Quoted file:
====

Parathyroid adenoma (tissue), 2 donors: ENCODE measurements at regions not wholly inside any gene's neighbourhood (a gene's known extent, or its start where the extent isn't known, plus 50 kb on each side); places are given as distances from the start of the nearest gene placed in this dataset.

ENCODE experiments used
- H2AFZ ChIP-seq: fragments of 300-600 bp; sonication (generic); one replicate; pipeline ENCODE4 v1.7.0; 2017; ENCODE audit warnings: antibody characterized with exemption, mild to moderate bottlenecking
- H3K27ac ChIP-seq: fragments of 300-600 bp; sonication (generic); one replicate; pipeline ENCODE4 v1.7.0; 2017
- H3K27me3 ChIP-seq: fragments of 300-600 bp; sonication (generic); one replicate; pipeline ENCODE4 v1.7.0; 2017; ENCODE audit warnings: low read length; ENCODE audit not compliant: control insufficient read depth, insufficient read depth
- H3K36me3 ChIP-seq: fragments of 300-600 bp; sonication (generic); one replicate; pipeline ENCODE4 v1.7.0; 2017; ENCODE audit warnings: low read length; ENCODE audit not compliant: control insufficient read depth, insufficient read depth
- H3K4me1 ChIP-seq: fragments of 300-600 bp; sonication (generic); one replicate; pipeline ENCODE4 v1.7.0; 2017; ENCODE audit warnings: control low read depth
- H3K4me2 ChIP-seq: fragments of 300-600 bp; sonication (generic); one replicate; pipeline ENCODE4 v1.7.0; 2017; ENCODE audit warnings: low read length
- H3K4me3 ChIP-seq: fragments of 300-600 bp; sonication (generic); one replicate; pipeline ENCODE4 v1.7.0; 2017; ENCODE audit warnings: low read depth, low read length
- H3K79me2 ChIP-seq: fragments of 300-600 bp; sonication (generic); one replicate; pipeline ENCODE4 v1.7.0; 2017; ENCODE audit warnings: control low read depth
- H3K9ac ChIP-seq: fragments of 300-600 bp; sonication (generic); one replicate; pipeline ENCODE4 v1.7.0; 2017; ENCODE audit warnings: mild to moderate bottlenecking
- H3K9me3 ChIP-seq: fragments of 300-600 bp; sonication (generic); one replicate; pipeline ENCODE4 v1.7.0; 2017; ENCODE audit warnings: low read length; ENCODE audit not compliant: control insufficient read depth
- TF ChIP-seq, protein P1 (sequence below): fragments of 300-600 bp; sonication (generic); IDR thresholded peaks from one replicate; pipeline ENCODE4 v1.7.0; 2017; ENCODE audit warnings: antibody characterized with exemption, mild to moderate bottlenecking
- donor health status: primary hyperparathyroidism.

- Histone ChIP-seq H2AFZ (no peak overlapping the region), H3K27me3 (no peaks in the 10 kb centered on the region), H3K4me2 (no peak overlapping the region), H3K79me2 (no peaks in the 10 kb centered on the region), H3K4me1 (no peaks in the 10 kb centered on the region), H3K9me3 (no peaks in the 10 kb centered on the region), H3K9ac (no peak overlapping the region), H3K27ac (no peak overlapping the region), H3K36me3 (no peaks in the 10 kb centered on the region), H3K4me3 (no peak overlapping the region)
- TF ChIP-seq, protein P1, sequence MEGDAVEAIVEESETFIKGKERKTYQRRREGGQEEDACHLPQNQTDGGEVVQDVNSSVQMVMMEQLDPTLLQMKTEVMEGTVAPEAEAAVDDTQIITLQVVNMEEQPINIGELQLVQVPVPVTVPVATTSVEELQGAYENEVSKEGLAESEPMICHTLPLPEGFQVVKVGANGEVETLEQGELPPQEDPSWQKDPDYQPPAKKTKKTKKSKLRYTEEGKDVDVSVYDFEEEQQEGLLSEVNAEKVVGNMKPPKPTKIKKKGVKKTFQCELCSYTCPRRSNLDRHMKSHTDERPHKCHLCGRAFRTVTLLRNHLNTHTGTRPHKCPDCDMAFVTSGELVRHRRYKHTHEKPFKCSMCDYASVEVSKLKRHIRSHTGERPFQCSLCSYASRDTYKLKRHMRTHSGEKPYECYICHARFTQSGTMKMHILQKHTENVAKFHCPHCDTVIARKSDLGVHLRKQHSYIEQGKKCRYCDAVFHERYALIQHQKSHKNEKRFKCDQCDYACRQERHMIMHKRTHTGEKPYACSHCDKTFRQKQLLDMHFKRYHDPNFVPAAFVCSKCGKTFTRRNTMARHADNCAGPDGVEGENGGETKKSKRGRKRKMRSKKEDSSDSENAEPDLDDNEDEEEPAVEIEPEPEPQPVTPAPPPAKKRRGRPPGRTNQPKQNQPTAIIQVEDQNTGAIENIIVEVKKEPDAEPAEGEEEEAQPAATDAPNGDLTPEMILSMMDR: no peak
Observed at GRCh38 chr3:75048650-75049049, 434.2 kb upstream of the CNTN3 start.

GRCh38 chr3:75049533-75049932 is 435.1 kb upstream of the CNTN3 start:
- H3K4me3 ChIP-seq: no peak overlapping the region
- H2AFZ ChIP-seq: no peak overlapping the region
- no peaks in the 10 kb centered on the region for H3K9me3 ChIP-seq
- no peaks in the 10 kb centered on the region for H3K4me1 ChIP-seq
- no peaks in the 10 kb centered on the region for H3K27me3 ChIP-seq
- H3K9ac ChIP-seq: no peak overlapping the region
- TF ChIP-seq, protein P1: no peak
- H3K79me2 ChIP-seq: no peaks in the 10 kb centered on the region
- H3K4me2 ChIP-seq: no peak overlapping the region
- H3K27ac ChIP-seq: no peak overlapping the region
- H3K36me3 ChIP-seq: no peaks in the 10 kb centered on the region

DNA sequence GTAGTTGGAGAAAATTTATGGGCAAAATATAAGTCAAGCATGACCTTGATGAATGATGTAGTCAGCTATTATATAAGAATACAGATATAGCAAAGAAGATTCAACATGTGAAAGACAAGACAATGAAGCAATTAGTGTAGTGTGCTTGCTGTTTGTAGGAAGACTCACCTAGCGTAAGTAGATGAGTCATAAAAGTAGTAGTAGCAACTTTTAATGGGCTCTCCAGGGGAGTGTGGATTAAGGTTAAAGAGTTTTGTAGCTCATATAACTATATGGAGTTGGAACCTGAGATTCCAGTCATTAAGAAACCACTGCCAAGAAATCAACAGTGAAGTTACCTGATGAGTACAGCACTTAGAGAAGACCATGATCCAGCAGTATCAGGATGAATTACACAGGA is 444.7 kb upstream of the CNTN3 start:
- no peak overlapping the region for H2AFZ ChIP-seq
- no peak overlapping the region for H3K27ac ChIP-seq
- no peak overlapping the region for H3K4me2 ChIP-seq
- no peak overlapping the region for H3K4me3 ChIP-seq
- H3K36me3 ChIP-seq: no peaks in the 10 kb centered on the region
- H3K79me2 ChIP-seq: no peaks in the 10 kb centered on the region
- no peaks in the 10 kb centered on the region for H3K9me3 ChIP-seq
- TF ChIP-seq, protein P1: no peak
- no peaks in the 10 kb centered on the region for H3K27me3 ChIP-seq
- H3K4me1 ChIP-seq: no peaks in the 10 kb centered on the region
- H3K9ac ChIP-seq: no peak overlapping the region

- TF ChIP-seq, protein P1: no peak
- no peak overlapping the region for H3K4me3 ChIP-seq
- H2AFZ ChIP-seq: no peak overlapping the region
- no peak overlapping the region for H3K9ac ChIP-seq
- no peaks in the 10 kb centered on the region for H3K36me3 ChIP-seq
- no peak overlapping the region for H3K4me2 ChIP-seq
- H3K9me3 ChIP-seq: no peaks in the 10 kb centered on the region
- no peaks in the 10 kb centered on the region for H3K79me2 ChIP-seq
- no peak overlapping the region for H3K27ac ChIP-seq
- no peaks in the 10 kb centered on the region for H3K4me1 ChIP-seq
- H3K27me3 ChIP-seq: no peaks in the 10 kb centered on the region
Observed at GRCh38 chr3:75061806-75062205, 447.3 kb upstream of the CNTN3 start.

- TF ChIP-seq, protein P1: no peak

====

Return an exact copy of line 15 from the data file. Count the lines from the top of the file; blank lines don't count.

- Histone ChIP-seq H2AFZ (no peak overlapping the region), H3K27me3 (no peaks in the 10 kb centered on the region), H3K4me2 (no peak overlapping the region), H3K79me2 (no peaks in the 10 kb centered on the region), H3K4me1 (no peaks in the 10 kb centered on the region), H3K9me3 (no peaks in the 10 kb centered on the region), H3K9ac (no peak overlapping the region), H3K27ac (no peak overlapping the region), H3K36me3 (no peaks in the 10 kb centered on the region), H3K4me3 (no peak overlapping the region)